March 1, 2016 // Uncategorized

He made him to be sin who did not know sin

By Bishop Kevin C. Rhoades

In this Jubilee Year of Mercy, Pope Francis invites us to contemplate the mystery of divine mercy. This coming Sunday, the Fourth Sunday of Lent, we have a great opportunity to do so since the Gospel reading is one of the greatest, if not the greatest, parable of Jesus about the Father’s mercy, the parable of the prodigal son. But before we hear that very familiar parable, we will hear a reading from Saint Paul’s second letter to the Corinthians that also speaks of God’s mercy. It is that reading which I wish to write about first in this column. It contains a verse that makes a quite surprising assertion: For our sake he made him to be sin who did not know sin, so that we might become the righteousness of God in him (2 Cor 5:21).

I wish to write about this verse since there is so much theology packed into this one sentence. One author says that this verse ”invites us to tread on sacred ground.” When we consider the profound meaning of this assertion of Saint Paul, we indeed are treading on sacred ground since we are led to think about the revelation of God’s mercy in its fullness: the reality of our redemption through the Incarnation and the Paschal Mystery.

It is an amazing truth to ponder that for our sake God the Father made Jesus His sinless Son to be sin. Obviously, God the Father did not make his Son a sinner. So what does it mean to say that God made him to be sin? Many Fathers of the Church interpret it to refer to the Incarnation, that the Word became flesh, in other words, the Father sent his Son in the likeness of sinful flesh. That is what it would mean to say that the Son was made “to be sin.” Saint Augustine wrote that “on account of the likeness of sinful flesh in which He came, He was called sin.” Likewise, Saint Gregory of Nazianzen wrote that “the passage the Word was made flesh seems to me to be equivalent to that in which it is said that He was made sin.”

There’s another interpretation of Saint Paul’s words that the Father made Christ “to be sin who did not know sin.” Some biblical exegetes say that Paul is using the word “sin” in two different senses in this verse. In saying that Jesus “did not know sin,” Paul is using the typical meaning of the word “sin.” Jesus was never unfaithful to God’s will. In saying that Christ was made “sin”, Paul is referring to the “sin offering.” That is one of the meanings of “sin” in the Greek translation of the Old Testament. It refers to the sin offering of the Jewish people, the sacrifice of an unblemished animal in reparation for sins against the covenant. Saint Paul would therefore be referring to the sacrificial death of the innocent, sinless Jesus on the cross. At the Last Supper, Jesus Himself said that His blood would be poured out “for the forgiveness of sins.” So the meaning of the verse would be that for our sake, the Father made his Son a sin offering.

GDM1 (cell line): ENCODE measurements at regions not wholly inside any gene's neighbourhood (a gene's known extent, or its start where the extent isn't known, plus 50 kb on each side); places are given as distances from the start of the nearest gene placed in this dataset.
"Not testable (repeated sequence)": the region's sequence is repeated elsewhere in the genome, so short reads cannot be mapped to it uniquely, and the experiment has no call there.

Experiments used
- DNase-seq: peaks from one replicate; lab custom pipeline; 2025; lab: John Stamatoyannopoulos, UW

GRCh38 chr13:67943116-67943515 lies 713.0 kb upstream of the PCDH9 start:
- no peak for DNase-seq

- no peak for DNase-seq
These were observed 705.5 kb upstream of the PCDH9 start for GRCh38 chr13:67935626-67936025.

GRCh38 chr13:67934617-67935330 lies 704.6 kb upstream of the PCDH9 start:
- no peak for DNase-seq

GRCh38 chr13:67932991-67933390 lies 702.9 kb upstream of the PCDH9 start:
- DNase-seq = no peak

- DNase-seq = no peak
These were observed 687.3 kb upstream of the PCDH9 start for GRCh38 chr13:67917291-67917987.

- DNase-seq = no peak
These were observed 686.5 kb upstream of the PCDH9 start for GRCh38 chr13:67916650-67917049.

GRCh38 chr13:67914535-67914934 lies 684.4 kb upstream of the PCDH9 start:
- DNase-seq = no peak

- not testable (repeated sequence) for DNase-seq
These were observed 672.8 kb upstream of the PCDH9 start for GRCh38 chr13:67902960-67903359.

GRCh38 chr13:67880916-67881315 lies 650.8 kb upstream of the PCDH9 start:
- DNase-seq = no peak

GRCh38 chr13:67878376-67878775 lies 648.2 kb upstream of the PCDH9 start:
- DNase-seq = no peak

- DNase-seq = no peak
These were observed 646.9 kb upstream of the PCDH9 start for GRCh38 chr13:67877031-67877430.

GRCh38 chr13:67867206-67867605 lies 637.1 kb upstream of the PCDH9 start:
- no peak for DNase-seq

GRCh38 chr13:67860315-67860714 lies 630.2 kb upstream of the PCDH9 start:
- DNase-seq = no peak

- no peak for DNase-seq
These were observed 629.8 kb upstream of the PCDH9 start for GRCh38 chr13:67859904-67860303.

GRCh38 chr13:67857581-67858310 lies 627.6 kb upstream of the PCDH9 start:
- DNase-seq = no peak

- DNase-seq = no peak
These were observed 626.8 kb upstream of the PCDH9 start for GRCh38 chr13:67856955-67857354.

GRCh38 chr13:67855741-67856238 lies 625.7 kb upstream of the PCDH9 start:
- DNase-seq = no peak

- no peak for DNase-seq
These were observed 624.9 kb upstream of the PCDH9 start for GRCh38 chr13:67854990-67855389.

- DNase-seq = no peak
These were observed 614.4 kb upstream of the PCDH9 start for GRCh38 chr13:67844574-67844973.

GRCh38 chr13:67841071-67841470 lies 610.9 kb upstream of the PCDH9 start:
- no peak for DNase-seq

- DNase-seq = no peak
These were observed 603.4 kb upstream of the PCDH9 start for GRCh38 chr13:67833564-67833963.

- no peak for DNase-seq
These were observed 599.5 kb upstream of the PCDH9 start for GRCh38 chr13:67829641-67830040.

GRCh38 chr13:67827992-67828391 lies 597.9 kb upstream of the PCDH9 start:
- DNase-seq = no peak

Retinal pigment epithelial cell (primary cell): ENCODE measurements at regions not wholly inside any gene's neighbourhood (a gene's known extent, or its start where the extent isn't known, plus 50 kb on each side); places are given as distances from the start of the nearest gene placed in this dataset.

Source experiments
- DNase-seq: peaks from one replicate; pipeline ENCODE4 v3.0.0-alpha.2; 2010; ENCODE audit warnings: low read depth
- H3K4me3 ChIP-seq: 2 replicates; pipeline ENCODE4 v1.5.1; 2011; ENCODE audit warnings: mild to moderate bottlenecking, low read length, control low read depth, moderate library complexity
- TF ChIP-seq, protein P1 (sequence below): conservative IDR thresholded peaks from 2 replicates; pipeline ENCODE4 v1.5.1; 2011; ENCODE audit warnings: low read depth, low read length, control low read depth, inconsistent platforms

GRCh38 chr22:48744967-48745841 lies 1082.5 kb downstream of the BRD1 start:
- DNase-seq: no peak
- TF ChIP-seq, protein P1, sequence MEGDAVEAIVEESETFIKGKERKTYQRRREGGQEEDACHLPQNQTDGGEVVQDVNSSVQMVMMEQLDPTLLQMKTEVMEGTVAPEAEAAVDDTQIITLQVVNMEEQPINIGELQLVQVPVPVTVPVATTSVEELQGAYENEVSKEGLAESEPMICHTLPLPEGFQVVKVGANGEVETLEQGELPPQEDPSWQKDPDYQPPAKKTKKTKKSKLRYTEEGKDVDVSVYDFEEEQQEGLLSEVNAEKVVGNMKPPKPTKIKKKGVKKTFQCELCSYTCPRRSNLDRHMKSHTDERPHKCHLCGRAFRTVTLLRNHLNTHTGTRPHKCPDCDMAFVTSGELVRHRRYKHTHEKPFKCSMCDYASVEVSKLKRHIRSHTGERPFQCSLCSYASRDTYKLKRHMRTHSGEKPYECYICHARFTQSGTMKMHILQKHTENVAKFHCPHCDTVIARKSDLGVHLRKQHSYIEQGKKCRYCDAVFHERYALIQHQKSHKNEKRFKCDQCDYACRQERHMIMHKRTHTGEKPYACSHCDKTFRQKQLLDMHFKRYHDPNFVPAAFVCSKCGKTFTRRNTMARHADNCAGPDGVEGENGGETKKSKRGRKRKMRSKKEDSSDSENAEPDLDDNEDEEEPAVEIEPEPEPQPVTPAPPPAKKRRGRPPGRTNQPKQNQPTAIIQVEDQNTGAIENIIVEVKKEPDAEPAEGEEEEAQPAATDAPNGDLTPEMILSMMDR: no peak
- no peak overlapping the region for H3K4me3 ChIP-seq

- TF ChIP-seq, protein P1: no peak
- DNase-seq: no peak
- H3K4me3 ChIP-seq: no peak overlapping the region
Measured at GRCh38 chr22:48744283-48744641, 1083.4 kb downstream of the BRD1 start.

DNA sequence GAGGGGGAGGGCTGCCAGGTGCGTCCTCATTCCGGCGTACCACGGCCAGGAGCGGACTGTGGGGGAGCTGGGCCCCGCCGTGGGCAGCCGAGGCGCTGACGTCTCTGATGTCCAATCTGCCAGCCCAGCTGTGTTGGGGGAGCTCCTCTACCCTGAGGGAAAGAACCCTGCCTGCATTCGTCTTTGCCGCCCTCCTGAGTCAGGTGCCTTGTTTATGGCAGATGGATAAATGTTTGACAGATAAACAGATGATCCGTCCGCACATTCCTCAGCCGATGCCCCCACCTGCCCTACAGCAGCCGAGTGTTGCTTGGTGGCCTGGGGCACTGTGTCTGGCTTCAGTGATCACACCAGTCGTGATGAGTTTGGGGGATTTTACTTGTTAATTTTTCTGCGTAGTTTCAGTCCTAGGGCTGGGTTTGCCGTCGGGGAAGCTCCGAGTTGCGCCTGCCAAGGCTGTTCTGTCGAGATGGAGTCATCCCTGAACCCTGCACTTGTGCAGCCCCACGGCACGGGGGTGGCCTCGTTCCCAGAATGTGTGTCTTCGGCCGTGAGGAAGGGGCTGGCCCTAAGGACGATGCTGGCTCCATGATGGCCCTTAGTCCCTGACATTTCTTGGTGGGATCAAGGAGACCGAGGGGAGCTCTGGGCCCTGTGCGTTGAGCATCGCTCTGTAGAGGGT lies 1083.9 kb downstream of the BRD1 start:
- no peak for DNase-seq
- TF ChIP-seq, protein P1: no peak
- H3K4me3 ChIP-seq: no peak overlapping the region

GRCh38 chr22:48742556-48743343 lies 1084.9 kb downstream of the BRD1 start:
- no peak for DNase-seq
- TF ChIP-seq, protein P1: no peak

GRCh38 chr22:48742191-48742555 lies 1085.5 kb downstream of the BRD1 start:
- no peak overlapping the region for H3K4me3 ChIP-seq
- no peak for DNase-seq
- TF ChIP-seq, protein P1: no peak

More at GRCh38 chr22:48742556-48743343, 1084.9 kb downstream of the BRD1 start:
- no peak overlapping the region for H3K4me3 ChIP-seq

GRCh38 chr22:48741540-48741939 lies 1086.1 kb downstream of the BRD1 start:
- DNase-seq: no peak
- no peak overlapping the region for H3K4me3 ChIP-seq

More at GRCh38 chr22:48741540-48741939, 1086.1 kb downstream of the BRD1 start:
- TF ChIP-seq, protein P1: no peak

However one interprets the exact meaning of the assertion that God made the sinless Christ to be sin, whether it refers to the Incarnation (taking on the likeness of sinful flesh) or to the sacrificial death of Jesus (becoming a sin offering), or perhaps to both, Saint Paul says it was for our sake, so that we might become the righteousness of God in him. This is the fruit of the Incarnation and the Redemption. He gives us access to the fullness of life that comes from God. God has reconciled us to Himself and made us righteous. He empowers us to walk in the way of His Son. All of this springs from God’s mercy and love.

On Sunday, after we hear this reading from Saint Paul about God’s great mercy in making him (Jesus) sin who did not know sin, so that we might become the righteousness of God in him, we will hear a dramatic portrayal of this truth in the Gospel parable of the prodigal son. It shows God’s desire to reconcile sinners to himself. The father will race out to embrace and welcome home his wayward son. He is a merciful father who desires to save us. He desires this so much that He sent us His Son in the likeness of sinful flesh in the Incarnation with the mission of reconciliation through the suffering and death on the cross. The Incarnation and the Redemption follow the same divine logic: the logic of mercy and love.

As we proceed along our Lenten journey, let us continue to contemplate the mercy of God our Father revealed in His Son, our Redeemer. Though he was absolutely sinless, Jesus agreed to take our sins upon himself. He agreed in order to redeem us. He agreed to bear our sins in order to fulfill the mission he had received from the Father, a mission of mercy. In this season of Lent, we thank the Lord for his great mercy. And we kneel before him and implore his forgiveness. We implore his mercy for ourselves and for the whole world.

If you have not yet been to confession this Lent, I invite you to visit one of the twelve churches in the diocese where confessions will be heard during the 24 Hours for the Lord on March 4 and 5. Each of us can experience mercy in a unique way in the sacrament of Reconciliation. As Pope Saint John Paul II wrote: “Infinite and inexhaustible is the Father’s readiness to receive the prodigal children who return to his home.” When we think about the depths of the Father’s merciful love, that for our sake he made him (his beloved Son) to be sin who did not know sin, we should be moved to gratitude and repentance. May we heed the words of Saint Paul: we implore you on behalf of Christ, be reconciled to God!

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